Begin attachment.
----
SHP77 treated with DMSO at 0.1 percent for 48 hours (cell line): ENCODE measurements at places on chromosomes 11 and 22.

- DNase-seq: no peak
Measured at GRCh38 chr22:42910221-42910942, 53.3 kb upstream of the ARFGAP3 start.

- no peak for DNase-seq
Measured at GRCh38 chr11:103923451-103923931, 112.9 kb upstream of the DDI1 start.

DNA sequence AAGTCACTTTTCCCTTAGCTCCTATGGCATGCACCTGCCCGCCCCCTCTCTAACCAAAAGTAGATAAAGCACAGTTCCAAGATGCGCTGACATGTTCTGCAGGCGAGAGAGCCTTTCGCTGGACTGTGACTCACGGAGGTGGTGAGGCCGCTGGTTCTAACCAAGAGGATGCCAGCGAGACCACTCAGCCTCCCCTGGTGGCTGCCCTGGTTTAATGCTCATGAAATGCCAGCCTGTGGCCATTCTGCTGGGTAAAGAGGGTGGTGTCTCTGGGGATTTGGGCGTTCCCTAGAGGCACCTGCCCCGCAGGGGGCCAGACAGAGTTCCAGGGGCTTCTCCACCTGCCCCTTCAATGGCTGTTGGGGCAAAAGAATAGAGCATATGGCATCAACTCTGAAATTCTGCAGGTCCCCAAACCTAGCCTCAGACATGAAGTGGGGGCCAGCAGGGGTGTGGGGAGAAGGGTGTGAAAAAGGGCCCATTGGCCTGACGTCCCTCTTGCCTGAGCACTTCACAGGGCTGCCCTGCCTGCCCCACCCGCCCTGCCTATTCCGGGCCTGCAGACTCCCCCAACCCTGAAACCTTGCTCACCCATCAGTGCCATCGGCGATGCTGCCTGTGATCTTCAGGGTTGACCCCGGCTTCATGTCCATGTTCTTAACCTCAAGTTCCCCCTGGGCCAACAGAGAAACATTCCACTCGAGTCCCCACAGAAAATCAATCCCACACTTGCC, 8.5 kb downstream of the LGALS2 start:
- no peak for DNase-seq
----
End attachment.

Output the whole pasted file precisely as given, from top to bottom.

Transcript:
SHP77 treated with DMSO at 0.1 percent for 48 hours (cell line): ENCODE measurements at places on chromosomes 11 and 22.

- DNase-seq: no peak
Measured at GRCh38 chr22:42910221-42910942, 53.3 kb upstream of the ARFGAP3 start.

- no peak for DNase-seq
Measured at GRCh38 chr11:103923451-103923931, 112.9 kb upstream of the DDI1 start.

DNA sequence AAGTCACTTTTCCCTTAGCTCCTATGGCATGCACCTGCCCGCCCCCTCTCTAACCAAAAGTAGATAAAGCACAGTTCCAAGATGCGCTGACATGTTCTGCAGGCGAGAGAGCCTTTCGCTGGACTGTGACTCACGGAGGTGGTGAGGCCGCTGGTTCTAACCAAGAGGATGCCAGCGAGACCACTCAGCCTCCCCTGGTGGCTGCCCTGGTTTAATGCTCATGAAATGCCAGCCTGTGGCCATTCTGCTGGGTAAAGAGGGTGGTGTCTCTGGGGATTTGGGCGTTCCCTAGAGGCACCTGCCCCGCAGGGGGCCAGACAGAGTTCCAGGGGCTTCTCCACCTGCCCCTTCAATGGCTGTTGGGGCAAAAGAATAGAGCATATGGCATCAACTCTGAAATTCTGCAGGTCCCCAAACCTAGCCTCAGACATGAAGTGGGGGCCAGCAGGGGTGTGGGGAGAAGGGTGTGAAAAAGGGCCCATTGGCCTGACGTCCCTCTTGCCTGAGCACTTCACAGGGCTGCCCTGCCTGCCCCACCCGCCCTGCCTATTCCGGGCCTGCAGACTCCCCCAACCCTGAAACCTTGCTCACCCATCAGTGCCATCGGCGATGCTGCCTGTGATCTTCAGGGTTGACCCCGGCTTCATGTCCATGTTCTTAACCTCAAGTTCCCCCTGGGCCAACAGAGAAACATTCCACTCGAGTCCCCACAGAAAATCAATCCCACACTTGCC, 8.5 kb downstream of the LGALS2 start:
- no peak for DNase-seq